Sunday, 15 December 2019

Mozart’s terrifying opera buffa isn’t just playing it for laughs

Mozart’s terrifying opera buffa isn’t just playing it for laughs

Don Giovanni |Garsington Opera | Saturday, June 1

IT is always a thrill to visit Garsington Opera; the beautiful setting, the unique glass theatre providing varied intensities of colour and shade on stage, the friendly and relaxed ambience — not to mention the outstanding level of musical performance.

It all makes a great experience for both the newcomer and serious opera lover alike.

Conductor Douglas Boyd and director Michael Boyd (no relation) previously collaborated in Garsington Opera’s 2016 production of Eugene Onegin.

This year they have combined creative forces again, resulting in a lively and refreshing take on that staple of the operatic repertoire, Mozart’s Don Giovanni.

Mozart listed his work as an “opera buffa” or comic opera, yet it includes a kaleidoscope of music and mood within it, embracing melodrama and supernatural elements alongside the comedy.

The opera revolves around the appalling trickeries of the central character, the libertine and serial seducer Don Giovanni, who finally gets his comeuppance by descending into Hell.

The other principal characters react to his activities with a mixture of fascination and revulsion.

Designer Tom Piper’s stage is an open artists’ workshop with large contemporary paint-splashed canvases juxtaposed alongside old masters’ rustic landscapes, all sliding and shifting around to accommodate the scene changes. Piper’s colourful modern dress provides a particular clarity for identifying all the characters and their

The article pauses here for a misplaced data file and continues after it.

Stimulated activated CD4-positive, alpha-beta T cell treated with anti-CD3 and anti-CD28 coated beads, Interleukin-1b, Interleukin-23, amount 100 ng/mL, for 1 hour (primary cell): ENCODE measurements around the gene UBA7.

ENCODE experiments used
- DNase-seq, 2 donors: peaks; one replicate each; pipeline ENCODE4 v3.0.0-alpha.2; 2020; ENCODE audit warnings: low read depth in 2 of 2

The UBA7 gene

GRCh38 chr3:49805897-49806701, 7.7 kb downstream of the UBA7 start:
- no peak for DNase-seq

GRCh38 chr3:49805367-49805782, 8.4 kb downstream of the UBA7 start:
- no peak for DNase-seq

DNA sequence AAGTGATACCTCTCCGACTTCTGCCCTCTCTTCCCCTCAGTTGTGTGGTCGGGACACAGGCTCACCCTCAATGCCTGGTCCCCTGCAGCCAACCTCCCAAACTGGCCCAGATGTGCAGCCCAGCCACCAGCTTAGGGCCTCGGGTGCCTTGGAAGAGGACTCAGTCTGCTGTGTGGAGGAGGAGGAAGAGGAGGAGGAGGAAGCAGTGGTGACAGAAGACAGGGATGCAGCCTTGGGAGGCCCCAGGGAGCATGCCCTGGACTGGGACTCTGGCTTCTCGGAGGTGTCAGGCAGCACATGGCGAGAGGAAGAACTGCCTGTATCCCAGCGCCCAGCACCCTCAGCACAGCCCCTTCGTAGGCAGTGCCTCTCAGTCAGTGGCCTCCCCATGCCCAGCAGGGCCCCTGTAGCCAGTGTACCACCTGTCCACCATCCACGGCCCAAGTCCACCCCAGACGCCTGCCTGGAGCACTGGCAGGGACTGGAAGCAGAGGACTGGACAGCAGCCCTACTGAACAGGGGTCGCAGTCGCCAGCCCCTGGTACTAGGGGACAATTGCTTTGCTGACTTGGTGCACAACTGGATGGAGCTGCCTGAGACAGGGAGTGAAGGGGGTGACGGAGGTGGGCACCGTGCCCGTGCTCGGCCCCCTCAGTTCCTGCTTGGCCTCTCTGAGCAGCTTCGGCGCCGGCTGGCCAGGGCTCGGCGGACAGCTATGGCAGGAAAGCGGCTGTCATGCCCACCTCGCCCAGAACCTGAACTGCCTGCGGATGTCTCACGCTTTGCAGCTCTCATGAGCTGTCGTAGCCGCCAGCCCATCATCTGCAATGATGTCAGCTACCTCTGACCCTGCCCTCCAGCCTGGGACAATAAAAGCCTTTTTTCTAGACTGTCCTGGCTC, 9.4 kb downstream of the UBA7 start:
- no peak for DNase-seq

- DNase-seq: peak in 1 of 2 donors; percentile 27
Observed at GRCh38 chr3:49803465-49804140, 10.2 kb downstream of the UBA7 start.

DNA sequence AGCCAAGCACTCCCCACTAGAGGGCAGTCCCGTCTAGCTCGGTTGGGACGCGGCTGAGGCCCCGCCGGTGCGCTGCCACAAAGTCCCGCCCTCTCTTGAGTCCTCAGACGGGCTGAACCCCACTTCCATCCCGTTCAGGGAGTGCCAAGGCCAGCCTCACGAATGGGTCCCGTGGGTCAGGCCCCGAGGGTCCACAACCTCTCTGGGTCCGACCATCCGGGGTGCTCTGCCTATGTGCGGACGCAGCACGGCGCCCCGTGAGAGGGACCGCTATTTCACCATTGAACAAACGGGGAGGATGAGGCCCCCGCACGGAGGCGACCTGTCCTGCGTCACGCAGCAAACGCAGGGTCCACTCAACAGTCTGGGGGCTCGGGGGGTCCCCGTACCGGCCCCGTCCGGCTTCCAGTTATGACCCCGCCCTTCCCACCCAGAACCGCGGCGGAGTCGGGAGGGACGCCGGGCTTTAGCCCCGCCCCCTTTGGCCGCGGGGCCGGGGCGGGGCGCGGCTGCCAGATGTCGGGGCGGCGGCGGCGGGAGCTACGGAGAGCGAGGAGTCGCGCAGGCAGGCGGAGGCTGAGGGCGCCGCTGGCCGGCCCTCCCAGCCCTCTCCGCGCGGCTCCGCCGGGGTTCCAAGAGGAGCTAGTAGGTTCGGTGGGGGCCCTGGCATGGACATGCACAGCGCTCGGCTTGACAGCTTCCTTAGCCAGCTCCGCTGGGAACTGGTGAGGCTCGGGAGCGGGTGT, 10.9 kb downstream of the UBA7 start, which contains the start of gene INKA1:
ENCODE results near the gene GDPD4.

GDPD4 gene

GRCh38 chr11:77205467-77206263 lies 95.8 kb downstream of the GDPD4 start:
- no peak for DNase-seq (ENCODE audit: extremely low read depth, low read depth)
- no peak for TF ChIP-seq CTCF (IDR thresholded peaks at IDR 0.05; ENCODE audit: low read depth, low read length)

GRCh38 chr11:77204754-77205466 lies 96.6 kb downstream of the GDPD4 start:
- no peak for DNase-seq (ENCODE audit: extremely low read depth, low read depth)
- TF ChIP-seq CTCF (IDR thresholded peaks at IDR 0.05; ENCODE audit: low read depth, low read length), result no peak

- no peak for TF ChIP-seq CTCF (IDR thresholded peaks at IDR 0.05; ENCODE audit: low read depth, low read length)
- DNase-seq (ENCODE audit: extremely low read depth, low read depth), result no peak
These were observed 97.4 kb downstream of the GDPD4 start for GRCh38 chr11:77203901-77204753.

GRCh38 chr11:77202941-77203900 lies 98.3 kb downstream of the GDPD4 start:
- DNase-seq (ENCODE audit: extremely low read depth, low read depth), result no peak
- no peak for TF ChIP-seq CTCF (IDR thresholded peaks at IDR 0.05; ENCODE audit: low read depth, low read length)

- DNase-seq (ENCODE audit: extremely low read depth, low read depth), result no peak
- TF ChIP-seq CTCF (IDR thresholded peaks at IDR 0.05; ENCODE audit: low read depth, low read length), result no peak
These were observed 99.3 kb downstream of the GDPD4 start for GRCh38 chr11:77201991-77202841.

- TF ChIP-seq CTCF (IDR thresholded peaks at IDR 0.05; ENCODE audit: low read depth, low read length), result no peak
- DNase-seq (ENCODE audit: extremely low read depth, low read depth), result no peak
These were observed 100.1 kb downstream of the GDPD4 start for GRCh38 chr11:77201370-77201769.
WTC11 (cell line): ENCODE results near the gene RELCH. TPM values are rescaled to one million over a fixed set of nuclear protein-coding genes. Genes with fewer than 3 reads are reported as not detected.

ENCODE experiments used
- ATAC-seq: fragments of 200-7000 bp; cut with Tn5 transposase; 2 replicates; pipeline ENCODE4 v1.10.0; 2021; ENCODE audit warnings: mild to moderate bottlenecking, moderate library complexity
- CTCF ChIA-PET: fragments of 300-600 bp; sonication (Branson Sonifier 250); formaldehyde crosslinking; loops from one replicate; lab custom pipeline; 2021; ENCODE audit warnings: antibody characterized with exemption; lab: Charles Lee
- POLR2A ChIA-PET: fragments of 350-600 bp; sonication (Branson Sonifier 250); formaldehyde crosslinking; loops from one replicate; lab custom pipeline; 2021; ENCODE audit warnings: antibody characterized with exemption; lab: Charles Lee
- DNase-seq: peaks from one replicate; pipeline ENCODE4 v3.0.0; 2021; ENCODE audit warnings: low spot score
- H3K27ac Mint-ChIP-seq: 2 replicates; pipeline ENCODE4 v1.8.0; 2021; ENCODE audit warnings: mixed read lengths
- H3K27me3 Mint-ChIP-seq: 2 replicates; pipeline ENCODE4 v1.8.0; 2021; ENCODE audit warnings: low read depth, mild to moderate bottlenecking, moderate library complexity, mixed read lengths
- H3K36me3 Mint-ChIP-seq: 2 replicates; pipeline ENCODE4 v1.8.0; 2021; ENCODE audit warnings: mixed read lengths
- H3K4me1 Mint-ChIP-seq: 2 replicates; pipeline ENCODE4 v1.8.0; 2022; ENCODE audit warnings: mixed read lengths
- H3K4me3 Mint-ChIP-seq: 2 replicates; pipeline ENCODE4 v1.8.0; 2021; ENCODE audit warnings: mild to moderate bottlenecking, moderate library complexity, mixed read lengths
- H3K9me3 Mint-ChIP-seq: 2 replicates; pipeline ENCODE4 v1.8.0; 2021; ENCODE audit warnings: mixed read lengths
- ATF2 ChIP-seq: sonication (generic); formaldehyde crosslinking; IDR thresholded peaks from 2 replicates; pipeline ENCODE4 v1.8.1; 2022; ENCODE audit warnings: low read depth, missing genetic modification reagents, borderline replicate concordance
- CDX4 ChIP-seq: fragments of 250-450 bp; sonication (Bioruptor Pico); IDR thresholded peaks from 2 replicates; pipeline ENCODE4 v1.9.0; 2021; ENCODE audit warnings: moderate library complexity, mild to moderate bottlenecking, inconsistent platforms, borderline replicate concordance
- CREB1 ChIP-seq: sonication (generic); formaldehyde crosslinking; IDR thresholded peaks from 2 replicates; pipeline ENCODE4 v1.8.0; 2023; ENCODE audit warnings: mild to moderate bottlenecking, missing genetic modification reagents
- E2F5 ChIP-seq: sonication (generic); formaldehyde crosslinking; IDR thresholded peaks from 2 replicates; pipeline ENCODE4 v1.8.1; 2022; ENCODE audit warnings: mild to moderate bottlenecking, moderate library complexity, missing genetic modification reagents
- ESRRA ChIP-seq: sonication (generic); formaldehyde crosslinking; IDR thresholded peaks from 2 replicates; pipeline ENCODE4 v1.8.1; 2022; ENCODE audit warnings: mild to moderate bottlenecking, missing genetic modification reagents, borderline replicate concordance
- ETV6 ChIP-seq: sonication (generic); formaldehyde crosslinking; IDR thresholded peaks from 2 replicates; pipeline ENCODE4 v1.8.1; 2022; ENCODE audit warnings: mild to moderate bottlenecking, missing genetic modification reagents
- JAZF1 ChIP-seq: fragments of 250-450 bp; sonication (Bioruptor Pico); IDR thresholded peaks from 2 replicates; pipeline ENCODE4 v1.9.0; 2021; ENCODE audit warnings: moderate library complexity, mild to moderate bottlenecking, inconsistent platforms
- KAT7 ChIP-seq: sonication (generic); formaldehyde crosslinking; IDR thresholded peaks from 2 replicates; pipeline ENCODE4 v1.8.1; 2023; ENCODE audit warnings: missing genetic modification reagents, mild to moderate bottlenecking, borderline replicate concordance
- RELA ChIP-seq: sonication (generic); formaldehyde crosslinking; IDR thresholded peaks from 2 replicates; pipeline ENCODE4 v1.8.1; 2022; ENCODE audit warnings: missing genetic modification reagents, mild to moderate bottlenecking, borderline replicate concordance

goings-on; useful for those new to the story.

The dramatic tone is set right from the start as Don Giovanni (Jonathan McGovern) hurls two large pots of paint at a blank canvas, in exact co-ordination with the two loud D minor chords played at the beginning of the overture.

He and Leporello (David Ireland) worked well together as a pair, bounding energetically around the stage.

Whilst fitting for his manservant, this undignified behaviour was less plausible in the Don.

However, his singing was suavely charismatic and in the “Canzonetta” was suitably seductive as he serenaded the maid, all the while accompanied by Forbes Henderson’s fine mandolin playing.

Meanwhile, Leporello expertly punched his bass voice through one of Mozart’s most famous and popular songs, the “Catalogue Aria”.

The Commendatore’s daughter, Donna Anna (Camila Titinger), sang elegantly, becoming stronger and more impassioned in her final two arias “Crudele? Ah! No mio bene” and “Non me dir”.

Her fiancé Ottavio (Trystan Llyr Griffiths) sang rapturously in both his big numbers “Dalla sua pace” and “Il mio tesoro”.

Sky Ingram made a vigorous and engaging Donna Elvira, her vocal and dramatic amplitude expressing the full range of her desperation and frustration with Don Giovanni’s behaviour.

The wedding couple, Masseto (Thomas Faulkner) and Zerlina (Mireille Asselin) made a perfect match; Zerlina’s beautifully clear singing in “Batti, batti” was notably enhanced by cellist Helena Binney’s fluid accompaniment.

Paul Whelan as the Commendatore beckoned Don Giovanni to Hell with well-sustained and darkly grave singing, as trombones and timpani brought the opera to a terrifying close.

The Garsington Opera Orchestra played superbly, with Douglas Boyd as conductor providing finesse and a fantastic attention to detail from beginning to end that would be difficult to match anywhere else.

Maureen Idowu

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